The memo interprets the regulation to permit the submission of additional financial evidence in lieu of the initial required evidence where the petitioner employs more than 100 employees (tying the second and third tiers). Additional financial evidence has always been submitted to bolster either the required evidence or for companies with 100 employees or more. But more disturbing is the expansion of this requirement. Yates states, “regardless of the number of employees the petitioner employs, CIS adjudicators are not required to accept, request, or RFE for additional evidence. Acceptance of these documents by CIS is discretionary.” The conclusion is: if the initial evidence submitted does not establish petitioner’s financial ability to pay the proffered wage, adjudicators are permitted to outright deny the petition.

The discretionary evidence refers to (1) profit/loss statements, (2) bank account records, or (3) personnel records.7 The memo leaves the acceptance of this kind of evidence to the adjudicator. If he or she decides to accept the discretionary evidence, Yates states that the evidence must clearly establish petitioner’s financial ability. He suggests that each piece of evidence must conclusively show financial ability, rather than allow an adjudicator to make a pragmatic assessment based on the totality of the circumstances.

An employment-based immigrant petition is, in essence, an offer of future employment. The petitioner is not obligated to pay the proffered wage until the beneficiary’s legal permanent residence is granted. Therefore, the employer should be allowed to show financial ability from the date the priority date is established to the grant of the beneficiary’s permanent residence status.8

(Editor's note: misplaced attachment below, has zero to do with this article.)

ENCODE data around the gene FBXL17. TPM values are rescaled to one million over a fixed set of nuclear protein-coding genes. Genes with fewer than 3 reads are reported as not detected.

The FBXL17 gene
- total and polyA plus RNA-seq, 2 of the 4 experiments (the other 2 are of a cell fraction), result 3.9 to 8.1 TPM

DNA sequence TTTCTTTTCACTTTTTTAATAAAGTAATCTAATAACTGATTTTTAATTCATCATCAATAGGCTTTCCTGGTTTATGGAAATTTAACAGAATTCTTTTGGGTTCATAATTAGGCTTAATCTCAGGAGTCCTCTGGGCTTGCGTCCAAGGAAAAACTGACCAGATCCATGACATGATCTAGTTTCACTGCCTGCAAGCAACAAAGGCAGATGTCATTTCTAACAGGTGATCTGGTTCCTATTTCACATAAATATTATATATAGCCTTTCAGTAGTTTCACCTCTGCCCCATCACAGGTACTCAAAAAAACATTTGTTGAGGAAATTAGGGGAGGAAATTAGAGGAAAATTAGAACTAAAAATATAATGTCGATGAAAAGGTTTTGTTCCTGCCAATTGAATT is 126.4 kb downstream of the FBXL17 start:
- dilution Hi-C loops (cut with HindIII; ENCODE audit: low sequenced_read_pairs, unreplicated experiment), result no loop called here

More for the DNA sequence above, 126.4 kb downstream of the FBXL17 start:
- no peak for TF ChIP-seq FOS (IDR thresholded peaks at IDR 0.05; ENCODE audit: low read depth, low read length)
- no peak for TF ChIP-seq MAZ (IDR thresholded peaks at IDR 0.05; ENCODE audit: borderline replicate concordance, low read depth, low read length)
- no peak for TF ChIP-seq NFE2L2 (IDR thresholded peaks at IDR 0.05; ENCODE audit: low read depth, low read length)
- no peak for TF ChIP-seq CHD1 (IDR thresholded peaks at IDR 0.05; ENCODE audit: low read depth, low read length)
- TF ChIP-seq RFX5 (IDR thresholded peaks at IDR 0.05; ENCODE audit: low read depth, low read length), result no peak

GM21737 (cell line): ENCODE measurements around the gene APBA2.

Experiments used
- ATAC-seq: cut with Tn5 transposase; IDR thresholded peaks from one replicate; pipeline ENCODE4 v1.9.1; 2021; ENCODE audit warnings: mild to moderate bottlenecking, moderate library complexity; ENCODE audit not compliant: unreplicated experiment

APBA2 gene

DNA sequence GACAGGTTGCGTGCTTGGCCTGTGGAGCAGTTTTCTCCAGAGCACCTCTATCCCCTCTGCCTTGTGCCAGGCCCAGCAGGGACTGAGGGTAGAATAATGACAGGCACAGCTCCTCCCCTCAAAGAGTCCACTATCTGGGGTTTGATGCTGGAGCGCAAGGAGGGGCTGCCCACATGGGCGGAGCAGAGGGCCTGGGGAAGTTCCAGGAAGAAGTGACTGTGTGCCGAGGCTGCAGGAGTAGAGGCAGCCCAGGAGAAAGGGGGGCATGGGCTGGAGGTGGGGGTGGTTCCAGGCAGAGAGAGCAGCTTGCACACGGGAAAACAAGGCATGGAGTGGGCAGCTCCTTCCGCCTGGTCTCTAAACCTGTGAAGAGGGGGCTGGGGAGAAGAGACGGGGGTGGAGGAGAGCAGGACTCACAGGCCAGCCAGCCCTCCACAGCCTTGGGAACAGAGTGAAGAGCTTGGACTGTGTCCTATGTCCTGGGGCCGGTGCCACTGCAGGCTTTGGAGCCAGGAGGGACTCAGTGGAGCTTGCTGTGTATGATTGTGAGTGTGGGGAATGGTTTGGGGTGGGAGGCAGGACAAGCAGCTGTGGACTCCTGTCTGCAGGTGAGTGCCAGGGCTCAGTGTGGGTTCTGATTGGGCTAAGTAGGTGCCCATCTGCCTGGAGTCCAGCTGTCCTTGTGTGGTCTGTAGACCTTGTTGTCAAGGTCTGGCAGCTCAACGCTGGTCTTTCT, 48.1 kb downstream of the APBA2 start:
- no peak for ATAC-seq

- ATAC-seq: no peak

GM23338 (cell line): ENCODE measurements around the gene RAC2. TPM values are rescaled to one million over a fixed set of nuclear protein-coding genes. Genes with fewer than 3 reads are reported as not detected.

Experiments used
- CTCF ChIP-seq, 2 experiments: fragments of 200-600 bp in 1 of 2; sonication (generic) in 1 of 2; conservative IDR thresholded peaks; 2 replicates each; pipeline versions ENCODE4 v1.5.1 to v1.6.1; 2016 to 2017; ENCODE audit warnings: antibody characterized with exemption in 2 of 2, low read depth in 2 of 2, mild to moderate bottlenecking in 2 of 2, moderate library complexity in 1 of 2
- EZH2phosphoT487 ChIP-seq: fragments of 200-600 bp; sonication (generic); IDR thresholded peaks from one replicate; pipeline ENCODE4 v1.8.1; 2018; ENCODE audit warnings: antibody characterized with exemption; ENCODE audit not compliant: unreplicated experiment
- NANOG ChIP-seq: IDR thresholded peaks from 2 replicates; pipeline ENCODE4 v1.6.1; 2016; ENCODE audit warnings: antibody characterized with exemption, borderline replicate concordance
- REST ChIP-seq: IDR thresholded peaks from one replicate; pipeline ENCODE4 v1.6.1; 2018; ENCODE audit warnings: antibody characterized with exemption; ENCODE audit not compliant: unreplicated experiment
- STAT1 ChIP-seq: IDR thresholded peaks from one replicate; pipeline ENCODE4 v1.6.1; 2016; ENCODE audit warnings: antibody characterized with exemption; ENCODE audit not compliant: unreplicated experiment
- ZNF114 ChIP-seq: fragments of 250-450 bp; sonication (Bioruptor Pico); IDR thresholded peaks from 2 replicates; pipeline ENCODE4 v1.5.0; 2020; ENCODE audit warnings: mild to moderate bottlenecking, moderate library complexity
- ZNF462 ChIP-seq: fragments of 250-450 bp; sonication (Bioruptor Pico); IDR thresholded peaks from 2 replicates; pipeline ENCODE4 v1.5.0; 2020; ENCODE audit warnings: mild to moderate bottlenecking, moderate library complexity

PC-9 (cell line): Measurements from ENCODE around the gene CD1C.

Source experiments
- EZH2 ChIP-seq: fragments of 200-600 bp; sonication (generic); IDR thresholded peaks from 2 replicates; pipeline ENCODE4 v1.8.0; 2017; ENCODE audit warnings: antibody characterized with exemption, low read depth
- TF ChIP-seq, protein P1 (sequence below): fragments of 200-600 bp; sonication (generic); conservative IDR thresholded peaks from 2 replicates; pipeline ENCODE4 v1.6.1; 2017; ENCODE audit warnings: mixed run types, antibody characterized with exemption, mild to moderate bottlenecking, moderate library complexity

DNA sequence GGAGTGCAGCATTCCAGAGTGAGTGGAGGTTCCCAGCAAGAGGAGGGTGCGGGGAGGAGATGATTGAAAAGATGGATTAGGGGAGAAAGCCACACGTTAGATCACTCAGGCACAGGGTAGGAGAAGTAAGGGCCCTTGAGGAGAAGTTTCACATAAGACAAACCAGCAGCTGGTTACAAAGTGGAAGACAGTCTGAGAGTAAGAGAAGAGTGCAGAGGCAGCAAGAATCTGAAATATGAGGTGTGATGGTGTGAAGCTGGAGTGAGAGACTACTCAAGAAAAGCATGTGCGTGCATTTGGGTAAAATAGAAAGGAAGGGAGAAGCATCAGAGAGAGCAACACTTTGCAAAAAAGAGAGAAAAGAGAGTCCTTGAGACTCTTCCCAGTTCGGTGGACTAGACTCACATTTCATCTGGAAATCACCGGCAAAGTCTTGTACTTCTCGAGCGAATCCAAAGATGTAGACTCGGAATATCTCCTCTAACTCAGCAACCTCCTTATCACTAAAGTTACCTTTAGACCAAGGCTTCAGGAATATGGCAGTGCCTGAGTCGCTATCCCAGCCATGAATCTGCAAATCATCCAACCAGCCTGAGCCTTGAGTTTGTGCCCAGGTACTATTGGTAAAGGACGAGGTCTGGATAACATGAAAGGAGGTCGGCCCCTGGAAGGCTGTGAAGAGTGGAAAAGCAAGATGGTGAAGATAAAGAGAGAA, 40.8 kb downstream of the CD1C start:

Suppose an adjudicator chooses not to accept additional discretionary evidence in a particular case. Petitioners have commonly demonstrated financial ability by an examination of bank statements for each calendar year, beginning in the year the priority date was established and continuing onwards. The average of the ending bank balance in a twelve month period, added to the beneficiary’s paid wages, and net income or net assets, ordinarily shows financial ability. Petitioners have also used profit/loss statements and personnel records to show available cash flow and ability to meet its payroll obligations. In today’s economy, it is unrealistic to expect a single financial document to establish a petitioner’s ability to pay without permitting a petitioner the opportunity to provide additional evidence as the regulations allow. A totality of the circumstances test should be used rather than the narrow single-document analysis promulgated by the memo.

It is hoped that the backlog reduction initiatives are implemented in a way that is not detrimental to petitioners and beneficiaries. The concurrent adjudications memo by Ohata is a welcomed measure. But, the Yates memo, on the other hand, offers too narrow a system for determining financial ability. The memo should be reconsidered and broadened to reflect realistic ability to pay valuation methods using the totality of the circumstances test. To do otherwise is to sacrifice legitimate financially viable cases for the sake of backlog reduction.


About The Author

Romulo E. Guevara is the senior associate attorney at Cyrus D. Mehta & Associates, PLLC. He received his J.D. from Hofstra University School of Law in 1996. Prior to joining the firm, he practiced business immigration law and represented clients before Immigration Courts, the Board of Immigration Appeals and consular offices abroad.


The opinions expressed in this article do not necessarily reflect the opinion of ILW.COM.